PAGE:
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The year 1941 saw a number of significant happenings in radio broadcasting history.
- 1 January - Federal Communications Commission approval of commercial FM radio takes effect.
- 27 May – Fireside chat: Announcing Unlimited National Emergency (longest fireside chat).
- 3 July – Premier Joseph Stalin makes his first radio broadcast to the Soviet people following Nazi Germany's invasion of the Soviet Union.
- 6 August – C. S. Lewis begins a series of BBC Radio broadcasts that will be adapted as Mere Christianity.
- 11 September – Fireside chat: On Maintaining Freedom of the Seas following the Greer Incident.
- 7 December – At 2:26 p.m. EST (19:26 GMT), the Mutual Broadcasting System interrupts its play-by-play commentary on the New York Giants/Brooklyn Dodgers NFL game to announce the attack on Pearl Harbor. At around the same time, NBC Red breaks into Sammy Kaye's musical program, NBC Blue suspends National Vespers, and CBS Radio interrupts a concert by the New York Philharmonic.
- 8 December – The President of the United States, Franklin D. Roosevelt, delivers the Presidential Address to Congress of December 8, 1941, commonly referred to as the "Infamy Speech" to a Joint Session of Congress at 12:30 p.m. EST (17:30 GMT). Transmitted live over all four major American radio networks, it attracts the largest audience ever measured for an American radio broadcast, with over 81 percent of homes tuning in.
- 9 December – Fireside chat: On the Declaration of War with Japan.
- 17 January - Charlie and Jessie ends its run on network radio (CBS).
- 10 April - The Ask-It Basket ends its run on network radio (CBS).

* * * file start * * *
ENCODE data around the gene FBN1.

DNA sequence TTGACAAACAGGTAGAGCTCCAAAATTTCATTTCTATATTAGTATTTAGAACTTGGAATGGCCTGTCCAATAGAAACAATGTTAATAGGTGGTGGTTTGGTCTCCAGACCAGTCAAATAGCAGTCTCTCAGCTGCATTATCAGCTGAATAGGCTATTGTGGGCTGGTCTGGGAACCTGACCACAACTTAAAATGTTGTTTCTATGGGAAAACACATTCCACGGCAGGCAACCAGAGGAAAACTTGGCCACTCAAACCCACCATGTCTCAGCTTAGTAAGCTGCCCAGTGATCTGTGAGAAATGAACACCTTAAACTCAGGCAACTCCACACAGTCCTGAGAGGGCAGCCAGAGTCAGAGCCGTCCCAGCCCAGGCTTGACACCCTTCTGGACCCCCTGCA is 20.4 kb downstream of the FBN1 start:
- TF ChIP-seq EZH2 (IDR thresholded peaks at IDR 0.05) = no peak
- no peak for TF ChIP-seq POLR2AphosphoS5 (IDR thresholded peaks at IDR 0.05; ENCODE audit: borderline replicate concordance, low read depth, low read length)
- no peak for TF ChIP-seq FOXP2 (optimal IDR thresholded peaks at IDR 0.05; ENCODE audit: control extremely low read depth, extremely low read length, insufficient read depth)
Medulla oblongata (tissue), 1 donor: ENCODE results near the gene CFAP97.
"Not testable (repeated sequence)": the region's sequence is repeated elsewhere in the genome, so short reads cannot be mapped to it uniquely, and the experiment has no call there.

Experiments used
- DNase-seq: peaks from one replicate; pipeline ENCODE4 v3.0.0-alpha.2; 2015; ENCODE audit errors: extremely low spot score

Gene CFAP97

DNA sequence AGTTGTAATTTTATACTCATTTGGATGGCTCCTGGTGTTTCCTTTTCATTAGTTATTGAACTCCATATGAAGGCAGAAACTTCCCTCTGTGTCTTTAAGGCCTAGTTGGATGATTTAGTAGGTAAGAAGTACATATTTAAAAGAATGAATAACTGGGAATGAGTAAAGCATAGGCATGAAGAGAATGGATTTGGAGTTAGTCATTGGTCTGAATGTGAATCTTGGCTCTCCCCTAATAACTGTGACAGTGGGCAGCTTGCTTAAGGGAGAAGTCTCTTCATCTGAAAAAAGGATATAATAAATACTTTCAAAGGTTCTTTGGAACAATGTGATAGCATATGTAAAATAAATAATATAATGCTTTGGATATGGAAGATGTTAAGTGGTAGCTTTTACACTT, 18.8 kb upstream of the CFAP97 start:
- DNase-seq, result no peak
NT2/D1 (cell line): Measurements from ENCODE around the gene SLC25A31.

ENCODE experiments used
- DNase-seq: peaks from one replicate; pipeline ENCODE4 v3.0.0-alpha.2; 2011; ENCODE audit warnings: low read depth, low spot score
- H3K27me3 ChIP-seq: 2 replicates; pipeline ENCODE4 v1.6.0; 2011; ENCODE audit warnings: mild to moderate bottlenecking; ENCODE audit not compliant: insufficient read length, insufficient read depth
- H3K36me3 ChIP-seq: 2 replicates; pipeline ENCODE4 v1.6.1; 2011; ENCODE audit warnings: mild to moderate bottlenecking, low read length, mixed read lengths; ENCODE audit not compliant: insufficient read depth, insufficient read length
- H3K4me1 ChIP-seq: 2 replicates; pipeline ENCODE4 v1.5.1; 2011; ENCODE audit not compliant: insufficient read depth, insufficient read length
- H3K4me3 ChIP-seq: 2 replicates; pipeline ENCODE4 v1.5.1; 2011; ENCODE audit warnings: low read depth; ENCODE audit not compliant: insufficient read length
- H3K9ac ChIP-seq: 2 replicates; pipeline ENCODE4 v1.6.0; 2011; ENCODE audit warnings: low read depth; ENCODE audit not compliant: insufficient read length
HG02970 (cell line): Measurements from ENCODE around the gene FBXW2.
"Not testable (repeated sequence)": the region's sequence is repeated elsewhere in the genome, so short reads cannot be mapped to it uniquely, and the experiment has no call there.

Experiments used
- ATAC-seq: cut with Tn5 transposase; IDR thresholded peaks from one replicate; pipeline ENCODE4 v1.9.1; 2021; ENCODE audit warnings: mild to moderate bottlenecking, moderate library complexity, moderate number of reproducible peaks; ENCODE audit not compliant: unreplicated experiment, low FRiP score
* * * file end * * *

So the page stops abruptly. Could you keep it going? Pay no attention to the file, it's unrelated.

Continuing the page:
- 30 June - The Amazing Mr. Smith ends its run on network radio (Mutual).
- 22 August - Buck Private and His Girl ends its run on network radio (NBC).
- 26 September - By Kathleen Norris ends its run on network radio (CBS).
- 26 September - Claudia and David (radio program) ends its run on network radio (CBS).
- 27 September - City Desk ends its run on network radio (CBS).
- 28 March - KYAN, Cheyenne, Wyoming, ended broadcast operations, selling its transmitter site and tower to KFBC, Cheyenne.
- ^ a b Cox, Jim (2008). This Day in Network Radio: A Daily Calendar of Births, Debuts, Cancellations and Other Events in Broadcasting History. McFarland & Company, Inc. ISBN 978-0-7864-3848-8. P. 5.
- ^ Perry, Mike W. (1998-07-01). "Publication History of C. S. Lewis's Mere Christianity". C. S. Lewis Web. Retrieved 2013-12-02.
- ^ Robert J. Brown, Manipulating the Ether: The Power of Broadcast Radio in Thirties America, pp. 117–120. McFarland & Company, 1998. ISBN 0-7864-2066-9
- ^ a b c d e f g h i j k l m n o p q r s t u Dunning, John. (1998). On the Air: The Encyclopedia of Old-Time Radio. Oxford University Press. ISBN 978-0-19-507678-3.
- ^ "WLAG, in La Grange, Ga. Makes Its Formal Debut" (PDF). Broadcasting. May 12, 1941. Retrieved 26 September 2014.
- ^ "Competition Puts KYAN Off the Air" (PDF). Broadcasting. April 7, 1941. p. 54. Retrieved 12 August 2015.